Cunning Women: How the Pendle Witches Cast Their Spell on Mesam
by Mary Sharratt
In 2002, I moved to rural Lancashire, in northern England, an incongruous place for an American expat. Our house is at the foot of Pendle Hill, famous throughout the world as the place where George Fox received his ecstatic vision that moved him to found the Quaker religion in 1652. But Pendle is also steeped in its legends of the Lancashire Witches.
In the beginning I made the false assumption that these witches were creatures of folklore, but when I took the time to study the sobering facts, it changed everything. Not only were these Witches of Pendle real people, but at least two of the accused-Mother Demdike and Mother Chattox-had established reputations as cunning women, or traditional healers and magic practitioners.
In 1612, in one of the most meticulously documented witch trials in English history, seven women and two men from Pendle Forest were hanged for witchcraft at Lancaster. The most notorious of the accused, Bess Southerns, aka Mother Demdike, cheated the hangman by dying in prison. This is how Thomas Potts describes her in The Wonderfull Discoverie of Witches in the Countie of Lancaster:
She was a very old woman, about the age of Foure-score yeares, and had
been a Witch for fiftie yeares. Shee dwelt in the Forrest of Pendle, a vast
place, fitte for her profession: What shee committed in her time, no man
knowes. . . . Shee was a generall agent for the Devill in all these partes: no
man escaped her, or her Furies.
Quite impressive for an eighty-year-old lady! Once I read this, I knew I had to write a book about this amazing woman. Mother Demdike became the guiding voice and power behind my new novel, Daughters of the Witching Hill.
Reading the trial transcripts against the grain, I was astounded how her strength of character blazed forth in the document written to vilify her. She freely admitted to being a healer and a cunning woman, and she instructed her daughter and granddaughter in the ways of magic. Her neighbours called on her to cure their children and their cattle. What fascinated me was not that Mother Demdike was arrested on witchcraft charges but that the authorities turned on her only near the end of her long, productive career. She practiced her craft for decades before anybody dared to interfere with her.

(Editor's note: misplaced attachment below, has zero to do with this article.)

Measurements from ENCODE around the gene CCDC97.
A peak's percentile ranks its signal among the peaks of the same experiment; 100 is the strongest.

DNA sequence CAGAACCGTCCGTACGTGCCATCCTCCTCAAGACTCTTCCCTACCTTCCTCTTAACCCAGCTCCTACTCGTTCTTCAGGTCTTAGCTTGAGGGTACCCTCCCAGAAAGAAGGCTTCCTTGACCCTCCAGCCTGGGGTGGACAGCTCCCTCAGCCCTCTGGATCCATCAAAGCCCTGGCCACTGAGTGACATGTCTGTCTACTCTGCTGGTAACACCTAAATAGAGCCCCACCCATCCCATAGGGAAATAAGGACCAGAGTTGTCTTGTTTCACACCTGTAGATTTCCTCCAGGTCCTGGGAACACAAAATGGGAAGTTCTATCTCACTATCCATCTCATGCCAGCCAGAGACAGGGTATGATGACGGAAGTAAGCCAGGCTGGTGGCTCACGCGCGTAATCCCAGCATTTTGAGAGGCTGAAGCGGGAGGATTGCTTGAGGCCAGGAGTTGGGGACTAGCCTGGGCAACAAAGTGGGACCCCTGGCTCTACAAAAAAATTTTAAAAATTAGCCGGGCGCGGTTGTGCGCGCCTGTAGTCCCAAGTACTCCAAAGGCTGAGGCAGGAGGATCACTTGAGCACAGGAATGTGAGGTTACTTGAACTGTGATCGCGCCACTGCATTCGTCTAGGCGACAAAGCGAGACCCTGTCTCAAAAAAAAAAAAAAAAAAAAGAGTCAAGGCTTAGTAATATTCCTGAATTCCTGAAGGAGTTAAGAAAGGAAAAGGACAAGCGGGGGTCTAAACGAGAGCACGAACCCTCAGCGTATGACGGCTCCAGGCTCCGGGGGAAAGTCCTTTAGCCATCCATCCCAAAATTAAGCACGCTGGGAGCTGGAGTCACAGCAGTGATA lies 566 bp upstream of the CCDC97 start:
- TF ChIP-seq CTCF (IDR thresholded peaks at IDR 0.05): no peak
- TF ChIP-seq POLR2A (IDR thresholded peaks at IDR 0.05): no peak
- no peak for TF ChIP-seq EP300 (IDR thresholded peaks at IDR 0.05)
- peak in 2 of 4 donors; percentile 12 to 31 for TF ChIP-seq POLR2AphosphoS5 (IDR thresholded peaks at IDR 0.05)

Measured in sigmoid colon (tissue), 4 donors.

Mother Demdike’s life unfolded almost literally in my backyard. To do justice to her story, I had to go out onto the land-walk in her footsteps. Using the Ordinance Survey Map, I located the site of Malkin Tower, once her home. Now only the foundations remain. I also found the location in West Close, near Fence, where her sometimes friend, sometimes rival Chattox dwelled. My beautiful Welsh mare boards at a stable near Read Hall, once home to Roger Nowell, the witchfinder and prosecuting magistrate responsible for sending Mother Demdike and the other Pendle Witches to their deaths. Every weekend, I walked or rode my mare down the tracks of Pendle Forest. Quietening myself, I learned to listen, to allow Mother Demdike’s voice to well up from the land. Her passion, her tale enveloped me.
History is a fluid thing that continually shapes the present. As a writer, I am obsessed with how the true stories of our ancestors haunt the land. Long after their demise, Mother Demdike and her fellow witches endure. This is their home, their seat of power, and they shall never be banished. By delving into their story, I have become an adopted daughter of their living landscape, one of many tellers who spin their unending tale.
Mary Sharratt’s acclaimed new novel, DAUGHTERS OF THE WITCHING HILL, is published April 7 by Houghton Mifflin Harcourt. Visit her website: www.marysharratt.com and join her on her virtual tour: http://booktour.com/author/mary_sharratt#new-event . To learn more about historical witches and cunning folk, visit her blog: http://marysharratt.blogspot.com/ .